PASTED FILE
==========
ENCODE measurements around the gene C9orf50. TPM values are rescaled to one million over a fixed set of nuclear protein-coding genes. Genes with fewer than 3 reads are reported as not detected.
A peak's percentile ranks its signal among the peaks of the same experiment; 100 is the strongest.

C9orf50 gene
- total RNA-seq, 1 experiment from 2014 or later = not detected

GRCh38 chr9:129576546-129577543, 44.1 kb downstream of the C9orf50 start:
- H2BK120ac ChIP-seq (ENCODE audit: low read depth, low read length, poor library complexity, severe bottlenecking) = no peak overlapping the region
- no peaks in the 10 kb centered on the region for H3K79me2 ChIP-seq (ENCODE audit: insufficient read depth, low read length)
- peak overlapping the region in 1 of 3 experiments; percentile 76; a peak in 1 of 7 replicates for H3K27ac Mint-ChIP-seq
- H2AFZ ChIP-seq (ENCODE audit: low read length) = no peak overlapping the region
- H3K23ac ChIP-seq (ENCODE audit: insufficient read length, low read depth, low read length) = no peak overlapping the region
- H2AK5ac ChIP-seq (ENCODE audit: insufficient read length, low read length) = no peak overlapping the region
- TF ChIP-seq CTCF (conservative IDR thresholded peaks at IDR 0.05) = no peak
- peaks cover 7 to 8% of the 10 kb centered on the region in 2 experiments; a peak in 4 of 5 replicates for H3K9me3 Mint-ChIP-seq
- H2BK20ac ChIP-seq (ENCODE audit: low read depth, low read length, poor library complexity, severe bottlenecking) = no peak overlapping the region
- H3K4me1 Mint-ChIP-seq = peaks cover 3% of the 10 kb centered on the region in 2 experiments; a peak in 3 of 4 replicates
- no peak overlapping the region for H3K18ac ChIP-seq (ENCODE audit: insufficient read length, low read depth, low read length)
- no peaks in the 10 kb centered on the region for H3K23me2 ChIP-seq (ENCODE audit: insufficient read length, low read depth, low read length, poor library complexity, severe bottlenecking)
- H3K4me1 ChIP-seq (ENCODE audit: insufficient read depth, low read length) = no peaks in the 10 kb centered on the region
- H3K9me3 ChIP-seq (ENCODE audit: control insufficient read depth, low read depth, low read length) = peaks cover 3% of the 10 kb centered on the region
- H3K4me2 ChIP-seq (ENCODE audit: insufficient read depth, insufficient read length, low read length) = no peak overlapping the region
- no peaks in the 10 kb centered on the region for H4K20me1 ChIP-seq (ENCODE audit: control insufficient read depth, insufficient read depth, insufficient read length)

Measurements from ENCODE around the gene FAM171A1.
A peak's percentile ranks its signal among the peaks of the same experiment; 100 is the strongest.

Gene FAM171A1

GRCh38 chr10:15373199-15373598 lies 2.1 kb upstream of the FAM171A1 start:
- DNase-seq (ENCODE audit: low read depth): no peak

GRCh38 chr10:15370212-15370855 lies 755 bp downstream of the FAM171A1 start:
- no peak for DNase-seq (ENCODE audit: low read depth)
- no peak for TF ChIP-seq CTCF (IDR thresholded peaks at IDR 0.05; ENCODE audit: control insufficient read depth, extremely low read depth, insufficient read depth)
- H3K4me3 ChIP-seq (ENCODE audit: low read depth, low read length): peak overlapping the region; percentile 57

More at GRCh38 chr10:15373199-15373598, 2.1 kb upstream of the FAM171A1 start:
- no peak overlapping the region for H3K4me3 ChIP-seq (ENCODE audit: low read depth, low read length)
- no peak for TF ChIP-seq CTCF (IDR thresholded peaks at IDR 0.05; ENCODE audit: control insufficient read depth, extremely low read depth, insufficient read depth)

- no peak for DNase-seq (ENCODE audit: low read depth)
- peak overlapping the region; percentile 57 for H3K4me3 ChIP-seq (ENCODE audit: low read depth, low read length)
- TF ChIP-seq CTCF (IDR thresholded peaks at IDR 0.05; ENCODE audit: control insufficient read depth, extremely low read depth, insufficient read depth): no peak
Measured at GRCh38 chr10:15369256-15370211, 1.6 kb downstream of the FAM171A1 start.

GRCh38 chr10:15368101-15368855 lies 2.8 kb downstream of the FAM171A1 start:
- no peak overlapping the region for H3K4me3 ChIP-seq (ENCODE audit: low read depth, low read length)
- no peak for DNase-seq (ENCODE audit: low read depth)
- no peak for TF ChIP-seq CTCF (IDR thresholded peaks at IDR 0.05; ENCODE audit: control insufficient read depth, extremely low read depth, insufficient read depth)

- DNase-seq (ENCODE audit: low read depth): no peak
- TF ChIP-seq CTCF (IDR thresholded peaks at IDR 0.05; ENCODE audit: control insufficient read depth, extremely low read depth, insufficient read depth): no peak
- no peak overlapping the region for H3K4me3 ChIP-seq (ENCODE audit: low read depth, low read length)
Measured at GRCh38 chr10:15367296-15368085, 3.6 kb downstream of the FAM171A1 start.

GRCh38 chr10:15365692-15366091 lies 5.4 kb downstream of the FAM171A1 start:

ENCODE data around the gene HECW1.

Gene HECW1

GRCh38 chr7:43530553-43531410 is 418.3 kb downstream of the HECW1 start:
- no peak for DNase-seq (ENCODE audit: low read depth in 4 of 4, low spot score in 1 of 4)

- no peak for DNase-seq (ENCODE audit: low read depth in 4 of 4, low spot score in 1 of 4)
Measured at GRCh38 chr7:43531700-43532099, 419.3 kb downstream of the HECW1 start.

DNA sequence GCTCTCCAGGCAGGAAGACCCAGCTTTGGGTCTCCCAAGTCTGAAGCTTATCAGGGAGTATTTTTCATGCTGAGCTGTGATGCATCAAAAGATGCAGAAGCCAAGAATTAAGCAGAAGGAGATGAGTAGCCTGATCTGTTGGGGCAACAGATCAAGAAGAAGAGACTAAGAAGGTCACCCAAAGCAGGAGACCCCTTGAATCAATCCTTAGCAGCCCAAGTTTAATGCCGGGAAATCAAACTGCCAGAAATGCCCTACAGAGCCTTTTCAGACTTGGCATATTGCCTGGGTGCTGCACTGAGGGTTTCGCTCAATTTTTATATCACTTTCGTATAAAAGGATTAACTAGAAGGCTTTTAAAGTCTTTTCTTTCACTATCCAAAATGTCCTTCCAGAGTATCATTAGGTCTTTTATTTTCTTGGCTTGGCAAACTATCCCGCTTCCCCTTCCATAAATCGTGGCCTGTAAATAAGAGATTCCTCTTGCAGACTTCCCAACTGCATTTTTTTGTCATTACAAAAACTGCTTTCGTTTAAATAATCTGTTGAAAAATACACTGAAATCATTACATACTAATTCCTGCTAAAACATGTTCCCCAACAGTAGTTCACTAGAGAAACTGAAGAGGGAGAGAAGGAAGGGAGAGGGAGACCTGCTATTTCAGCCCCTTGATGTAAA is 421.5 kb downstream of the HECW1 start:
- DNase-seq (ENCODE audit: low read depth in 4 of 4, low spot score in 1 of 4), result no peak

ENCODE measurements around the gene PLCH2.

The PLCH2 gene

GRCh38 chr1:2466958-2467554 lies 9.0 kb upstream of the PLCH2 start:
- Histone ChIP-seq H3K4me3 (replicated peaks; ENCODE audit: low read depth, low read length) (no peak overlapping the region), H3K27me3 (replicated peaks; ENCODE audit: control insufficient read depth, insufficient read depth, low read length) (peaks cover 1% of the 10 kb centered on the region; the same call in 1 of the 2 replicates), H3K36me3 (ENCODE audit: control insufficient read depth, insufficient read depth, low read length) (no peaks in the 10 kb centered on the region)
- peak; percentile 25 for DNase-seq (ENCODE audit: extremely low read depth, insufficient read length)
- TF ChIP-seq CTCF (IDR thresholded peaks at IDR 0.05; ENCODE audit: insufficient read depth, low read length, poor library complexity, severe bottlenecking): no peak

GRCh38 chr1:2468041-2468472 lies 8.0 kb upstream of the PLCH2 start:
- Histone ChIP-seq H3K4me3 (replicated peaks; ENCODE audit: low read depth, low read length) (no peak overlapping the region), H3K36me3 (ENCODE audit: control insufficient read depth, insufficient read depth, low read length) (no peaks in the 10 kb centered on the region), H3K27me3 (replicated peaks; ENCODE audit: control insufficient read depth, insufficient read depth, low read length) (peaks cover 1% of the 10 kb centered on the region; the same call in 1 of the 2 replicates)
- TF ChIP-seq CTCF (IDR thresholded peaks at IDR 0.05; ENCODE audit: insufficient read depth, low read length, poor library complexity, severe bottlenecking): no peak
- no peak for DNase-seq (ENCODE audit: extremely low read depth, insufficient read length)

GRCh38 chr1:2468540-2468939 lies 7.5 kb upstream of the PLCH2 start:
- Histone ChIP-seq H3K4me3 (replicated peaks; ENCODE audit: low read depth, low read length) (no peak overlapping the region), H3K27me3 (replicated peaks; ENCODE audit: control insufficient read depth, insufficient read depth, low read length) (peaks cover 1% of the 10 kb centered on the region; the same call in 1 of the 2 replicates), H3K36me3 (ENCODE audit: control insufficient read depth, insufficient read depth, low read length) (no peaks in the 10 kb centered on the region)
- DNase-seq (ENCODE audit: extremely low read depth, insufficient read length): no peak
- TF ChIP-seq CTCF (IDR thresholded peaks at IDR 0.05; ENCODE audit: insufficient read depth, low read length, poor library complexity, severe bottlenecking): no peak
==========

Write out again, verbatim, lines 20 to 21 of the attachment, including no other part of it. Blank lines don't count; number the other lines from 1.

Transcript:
- H3K4me2 ChIP-seq (ENCODE audit: insufficient read depth, insufficient read length, low read length) = no peak overlapping the region
- no peaks in the 10 kb centered on the region for H4K20me1 ChIP-seq (ENCODE audit: control insufficient read depth, insufficient read depth, insufficient read length)